Total Pageviews

Pay Pal Donation




Please consider a donation if you feel the blog has helped you. A $5 donation will help me pay for the blog artwork, guest writers, etc. I am very honored and grateful. Dr Rich Blake

Followers

Dr Blake's Book

Translate

Friday, December 31, 2010

Plantar Fascial Tear: Possible Cause of Unresponsive Plantar Heel Pain

Here is a side view of the heel on a Foot MRI showing the plantar fascia attaching under the heel bone and the fat pad under the heel bone with the achilles tendon attaching into the back of the heel bone (calcaneus).


This is a closer image of the same area with a typical thickness of the plantar fascia (a dark black line attaching into and under the heel). The fat pad is normally very white and thick under the heel bone. The muscles begin to show up to the left of the plantar fascial attachment into the heel and always above the plantar fascia.


After seeing what the normal plantar fascia should look like here is my patient Kate with her plantar fascia torn at the attachment into the heel. If you try to follow the black line from the arch where the fascia looks normal towards the heel (to the right), you can see that there is disruption of the black line. The thin black line attaching into the heel is replaced with grayish thick scar tissue. The scar tissue and plantar heel swelling extends downward through the fat layer (where it does not belong) to the plantar skin (at the bottom of your foot. Just looking at this MRI image and you can tell Kate is in alot of pain.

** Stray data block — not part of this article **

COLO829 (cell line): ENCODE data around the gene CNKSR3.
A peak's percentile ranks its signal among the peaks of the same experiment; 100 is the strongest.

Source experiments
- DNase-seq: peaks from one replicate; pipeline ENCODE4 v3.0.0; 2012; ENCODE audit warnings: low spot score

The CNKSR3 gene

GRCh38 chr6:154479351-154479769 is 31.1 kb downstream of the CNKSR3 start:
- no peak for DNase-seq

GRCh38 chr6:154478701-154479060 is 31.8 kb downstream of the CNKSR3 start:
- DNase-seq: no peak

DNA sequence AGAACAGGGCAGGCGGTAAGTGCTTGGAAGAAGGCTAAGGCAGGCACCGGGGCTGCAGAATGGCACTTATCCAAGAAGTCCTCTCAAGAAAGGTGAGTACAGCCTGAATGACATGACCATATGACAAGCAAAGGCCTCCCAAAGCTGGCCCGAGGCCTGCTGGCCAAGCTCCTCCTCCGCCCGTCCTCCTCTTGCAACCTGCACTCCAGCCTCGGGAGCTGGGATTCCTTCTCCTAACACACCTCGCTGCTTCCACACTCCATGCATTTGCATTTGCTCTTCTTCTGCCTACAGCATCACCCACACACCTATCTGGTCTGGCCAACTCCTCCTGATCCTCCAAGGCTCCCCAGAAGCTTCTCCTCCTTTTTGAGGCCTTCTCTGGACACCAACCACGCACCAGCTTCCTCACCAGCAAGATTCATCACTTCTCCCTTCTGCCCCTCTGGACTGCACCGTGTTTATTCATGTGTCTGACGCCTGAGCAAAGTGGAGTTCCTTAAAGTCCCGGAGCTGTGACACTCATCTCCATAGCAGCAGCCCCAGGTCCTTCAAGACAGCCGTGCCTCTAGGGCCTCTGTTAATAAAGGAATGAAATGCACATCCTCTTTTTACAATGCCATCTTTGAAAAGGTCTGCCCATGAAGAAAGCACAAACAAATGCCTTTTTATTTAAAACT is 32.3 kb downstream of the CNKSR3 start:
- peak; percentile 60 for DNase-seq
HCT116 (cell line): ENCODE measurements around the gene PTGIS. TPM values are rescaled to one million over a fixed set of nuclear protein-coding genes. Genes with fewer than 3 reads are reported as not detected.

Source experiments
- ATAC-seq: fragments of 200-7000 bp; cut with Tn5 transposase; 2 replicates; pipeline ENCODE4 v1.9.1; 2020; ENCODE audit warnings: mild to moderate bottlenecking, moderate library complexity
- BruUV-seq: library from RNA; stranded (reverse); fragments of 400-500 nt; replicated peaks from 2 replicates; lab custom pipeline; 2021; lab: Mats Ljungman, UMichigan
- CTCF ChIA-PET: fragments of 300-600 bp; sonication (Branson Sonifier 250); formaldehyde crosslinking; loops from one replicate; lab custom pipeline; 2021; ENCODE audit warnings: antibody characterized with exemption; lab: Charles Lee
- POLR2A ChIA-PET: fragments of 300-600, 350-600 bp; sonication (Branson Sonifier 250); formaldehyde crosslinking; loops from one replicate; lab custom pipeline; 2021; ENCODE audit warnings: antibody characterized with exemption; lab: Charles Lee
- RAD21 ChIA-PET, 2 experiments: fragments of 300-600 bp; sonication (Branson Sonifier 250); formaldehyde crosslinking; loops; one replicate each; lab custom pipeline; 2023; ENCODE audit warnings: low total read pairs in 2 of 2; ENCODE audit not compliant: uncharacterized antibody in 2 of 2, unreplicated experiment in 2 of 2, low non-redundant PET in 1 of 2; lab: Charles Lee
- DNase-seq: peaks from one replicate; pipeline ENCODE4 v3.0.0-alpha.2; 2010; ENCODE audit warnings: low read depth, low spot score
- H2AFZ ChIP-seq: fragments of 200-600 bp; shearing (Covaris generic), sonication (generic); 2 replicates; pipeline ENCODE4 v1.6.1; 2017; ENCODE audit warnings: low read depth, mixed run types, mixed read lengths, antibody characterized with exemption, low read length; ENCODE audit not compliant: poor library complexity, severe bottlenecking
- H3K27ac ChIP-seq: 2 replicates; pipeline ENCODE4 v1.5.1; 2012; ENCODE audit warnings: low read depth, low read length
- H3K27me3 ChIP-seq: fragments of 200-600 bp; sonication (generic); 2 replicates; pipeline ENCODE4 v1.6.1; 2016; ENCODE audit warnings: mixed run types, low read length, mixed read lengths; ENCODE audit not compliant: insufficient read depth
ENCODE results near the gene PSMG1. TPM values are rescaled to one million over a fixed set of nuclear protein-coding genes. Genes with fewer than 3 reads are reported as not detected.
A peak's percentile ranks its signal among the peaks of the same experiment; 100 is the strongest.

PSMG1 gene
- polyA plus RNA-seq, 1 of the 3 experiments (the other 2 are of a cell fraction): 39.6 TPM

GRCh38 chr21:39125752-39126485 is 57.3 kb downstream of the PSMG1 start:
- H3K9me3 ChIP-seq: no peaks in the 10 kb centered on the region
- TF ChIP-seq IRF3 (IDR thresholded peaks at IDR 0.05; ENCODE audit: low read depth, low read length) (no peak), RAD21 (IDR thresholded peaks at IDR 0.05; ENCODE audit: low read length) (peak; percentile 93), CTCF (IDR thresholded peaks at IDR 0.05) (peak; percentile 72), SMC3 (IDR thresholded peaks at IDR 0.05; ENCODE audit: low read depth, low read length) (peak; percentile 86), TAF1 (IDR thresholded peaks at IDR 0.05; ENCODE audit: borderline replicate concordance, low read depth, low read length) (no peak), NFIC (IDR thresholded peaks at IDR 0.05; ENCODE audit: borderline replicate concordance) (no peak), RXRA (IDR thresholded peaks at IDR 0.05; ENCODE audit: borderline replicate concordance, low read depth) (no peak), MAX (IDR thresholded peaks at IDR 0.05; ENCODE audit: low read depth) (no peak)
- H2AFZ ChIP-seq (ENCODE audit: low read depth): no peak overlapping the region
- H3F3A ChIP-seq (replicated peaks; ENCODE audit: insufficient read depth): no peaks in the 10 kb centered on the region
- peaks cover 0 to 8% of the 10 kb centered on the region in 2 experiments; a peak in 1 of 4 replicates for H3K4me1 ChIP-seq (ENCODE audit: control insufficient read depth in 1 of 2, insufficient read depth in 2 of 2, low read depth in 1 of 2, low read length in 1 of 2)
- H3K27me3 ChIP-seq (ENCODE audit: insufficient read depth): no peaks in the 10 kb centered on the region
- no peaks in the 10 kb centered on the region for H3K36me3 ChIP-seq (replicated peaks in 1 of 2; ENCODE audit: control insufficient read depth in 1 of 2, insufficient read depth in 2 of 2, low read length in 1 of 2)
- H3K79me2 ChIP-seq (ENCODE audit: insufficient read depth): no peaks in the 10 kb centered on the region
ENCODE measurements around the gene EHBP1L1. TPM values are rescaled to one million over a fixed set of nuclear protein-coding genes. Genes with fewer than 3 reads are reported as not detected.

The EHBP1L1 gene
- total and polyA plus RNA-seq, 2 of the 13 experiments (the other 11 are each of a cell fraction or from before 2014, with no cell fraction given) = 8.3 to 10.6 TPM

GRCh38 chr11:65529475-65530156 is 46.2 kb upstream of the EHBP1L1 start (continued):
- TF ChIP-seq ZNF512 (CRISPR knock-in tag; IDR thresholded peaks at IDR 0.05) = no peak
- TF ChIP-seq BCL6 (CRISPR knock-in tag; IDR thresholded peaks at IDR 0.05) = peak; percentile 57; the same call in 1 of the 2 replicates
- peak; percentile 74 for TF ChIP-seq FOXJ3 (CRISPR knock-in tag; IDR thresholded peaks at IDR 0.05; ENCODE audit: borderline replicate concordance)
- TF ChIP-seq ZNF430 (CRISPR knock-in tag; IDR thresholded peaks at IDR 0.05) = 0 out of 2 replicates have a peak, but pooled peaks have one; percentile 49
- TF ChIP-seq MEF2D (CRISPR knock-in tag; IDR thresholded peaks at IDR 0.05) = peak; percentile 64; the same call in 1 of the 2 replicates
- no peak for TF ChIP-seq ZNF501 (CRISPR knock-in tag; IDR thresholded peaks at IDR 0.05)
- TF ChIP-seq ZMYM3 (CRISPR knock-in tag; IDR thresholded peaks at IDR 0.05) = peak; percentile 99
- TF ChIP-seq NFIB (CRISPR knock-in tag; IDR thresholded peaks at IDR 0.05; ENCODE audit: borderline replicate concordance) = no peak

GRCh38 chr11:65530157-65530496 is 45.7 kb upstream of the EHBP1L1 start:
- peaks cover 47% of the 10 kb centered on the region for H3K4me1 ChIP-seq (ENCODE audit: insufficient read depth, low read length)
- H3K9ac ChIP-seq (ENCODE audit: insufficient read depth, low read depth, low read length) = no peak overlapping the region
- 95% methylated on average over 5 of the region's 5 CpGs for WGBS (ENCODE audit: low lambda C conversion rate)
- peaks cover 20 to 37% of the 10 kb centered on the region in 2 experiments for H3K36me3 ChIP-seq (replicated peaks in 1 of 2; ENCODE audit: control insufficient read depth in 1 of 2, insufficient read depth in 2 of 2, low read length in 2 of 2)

Here is another closer look at the damage produced by this tear on an image closer to the skin on the arch side of the foot. You can see the black line gone over a section from just in front of the heel to an inch or so to the left (into the arch).



Kate never felt the tear, and just thought she had very bad plantar fasciitis. You can only really treat this one way initially, 3 monthes in a removable cast to limit the bend at the toes. After the casting, and only when you are comfortable walking, you can begin to wean out of the cast into some form of supportive orthotic devices to support the arch. Most patients need alot of physical therapy with deep tissue work to break down the scar tissue which always over does it. While you are in the cast, you can do pain free activities (biking, ellyptical as it calms down, some swimming, etc), icing, stretching (pain free), and foot strengthening (crucial, but must be pain free).
     Here are a copy of links that tie into to this article.

http://www.drblakeshealingsole.com/2010/04/tips-to-avoid-castimmobilization.html

Removable Boot with EvenUp

http://www.drblakeshealingsole.com/2010/08/injury-rehabilitation-magical-80-rule.html

9 comments:

  1. Hello...
    I have a question...
    Which kind of cast do you use?
    How many hours a day do you indicate it?
    Do you remove it to make therapeutic exercises?
    How many time do you indicate the cast?
    In your opinion : Can we you ultrasound as a diagnostic tool? Has it good yield?

    Thanks,

    Gerardo Amilivia, MD im PM&R from Uruguay (south america)


    Great effort from you to make this interesting and excellent blog...Go ahead!

    ReplyDelete